Understanding the Implications of the Biden-McCarthy Debt Limit Deal on IRS Funding

Introduction: In a recent Twitter thread, Catherine Rampell (@crampell) shed light on the implications of the Biden-McCarthy debt limit deal on IRS funding. The deal involves a rescission of approximately $20 billion out of the $80 billion that had previously been allocated to them as part of the Inflation Reduction Act. This cut in funding has raised questions and uncertainties. In this blog post, we will dive deeper into the details discussed by Rampell and explore the potential impact of this deal on the IRS’s operations and long-term plans.

Flexible Funding for Long-Term Investments: One of the primary objectives behind the structure of this funding was to provide the IRS with a reliable and substantial funding source. Historically, the agency faced challenges due to wild swings in annual funding, making it difficult to plan and execute longer-term investments, such as IT overhauls. The large funding allocation aimed to provide flexibility and stability to the IRS for better long-term planning.

Rescission of Funding and Offsets: As part of the debt limit deal (which we remind you has not been voted on at the time of this writing), approximately $20 billion is being rescinded from the allocated budget. While this may seem significant (25% of the total amount), it’s important to understand this from an accounting perspective. The rescissions are officially counted as $10 billion coming out of FY24 and $10 billion from FY25. In each of these years, the rescissions are being used as offsets against other discretionary spending priorities, effectively freeing up $10 billion from the IRS’s budget in each year.

Timing and Flexibility: However, it’s essential to note that these “savings” on paper do not necessarily mean that the IRS will immediately lose access to those funds. The agency still has access to its remaining approved balance of approximately $60 billion ($80 billion minus $20 billion) that can be utilized as needed. The timing of the spending of those previously allocated dollars remains flexible, allowing the IRS to continue with planned upgrades, hires, and other investments, as long as the aggregate spending stays below $60 billion in the near term. Because of this “shell game” in the timing of when funds can be accessed, we might not notice the “defunding” for a long time, if ever at all.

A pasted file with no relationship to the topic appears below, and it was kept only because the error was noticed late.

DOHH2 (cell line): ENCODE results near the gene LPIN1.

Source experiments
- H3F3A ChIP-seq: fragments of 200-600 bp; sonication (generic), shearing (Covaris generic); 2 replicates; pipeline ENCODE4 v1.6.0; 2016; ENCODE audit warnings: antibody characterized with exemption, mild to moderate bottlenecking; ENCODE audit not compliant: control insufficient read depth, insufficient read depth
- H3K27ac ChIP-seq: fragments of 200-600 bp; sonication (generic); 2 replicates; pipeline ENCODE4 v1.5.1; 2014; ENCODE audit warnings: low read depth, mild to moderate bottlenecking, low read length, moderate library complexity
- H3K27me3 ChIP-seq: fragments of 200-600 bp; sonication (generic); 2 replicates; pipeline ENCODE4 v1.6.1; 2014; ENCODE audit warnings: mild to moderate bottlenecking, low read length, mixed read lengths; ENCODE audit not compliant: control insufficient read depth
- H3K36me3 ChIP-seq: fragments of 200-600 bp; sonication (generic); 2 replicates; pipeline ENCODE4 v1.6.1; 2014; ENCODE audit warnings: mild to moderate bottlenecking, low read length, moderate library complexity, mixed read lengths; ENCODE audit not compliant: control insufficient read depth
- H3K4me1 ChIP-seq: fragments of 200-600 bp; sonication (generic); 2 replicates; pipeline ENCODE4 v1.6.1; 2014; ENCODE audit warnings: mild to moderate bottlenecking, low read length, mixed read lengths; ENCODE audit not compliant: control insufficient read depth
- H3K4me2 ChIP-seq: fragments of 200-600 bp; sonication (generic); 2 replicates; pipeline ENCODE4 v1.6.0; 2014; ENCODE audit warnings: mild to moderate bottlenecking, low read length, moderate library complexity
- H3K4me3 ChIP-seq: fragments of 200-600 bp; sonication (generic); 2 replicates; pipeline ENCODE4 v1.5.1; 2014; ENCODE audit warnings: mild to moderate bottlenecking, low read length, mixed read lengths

Impact on IRS Funding and Future Plans: While the IRS funding cuts are being counted as deficit reduction measures, it’s crucial to understand that the agency will receive less money in aggregate compared to what was originally allocated. This reduction in funding may affect the IRS’s ability to execute long-term plans effectively. Future administrations and the IRS itself may need to fight for additional funding in the coming years to finish implementing ongoing initiatives and address any potential gaps in resources.

Uncertainties and Future Adjustments: Restoring additional funding, whether it be the $20 billion or any other amount, will largely depend on future Congresses and the prevailing political landscape. It is worth highlighting that cutting funding for the IRS is generally considered a poor fiscal strategy, as the agency’s activities have shown a positive return on investment, bringing in several dollars for every dollar spent, according to the Congressional Budget Office (CBO) and other sources.

Conclusion: The recent Biden-McCarthy debt limit deal and the rescission of IRS funding have raised concerns about the agency’s ability to plan and execute long-term investments. While the cuts are scored as expanding deficits, the actual impact on tax revenue collection will depend on the actions of future Congresses and adjustments made by the IRS in response to the current deal. It will be crucial to monitor the developments and any potential legislative adjustments to ensure the IRS’s efficient operation and its ability to fulfill its mandate effectively.

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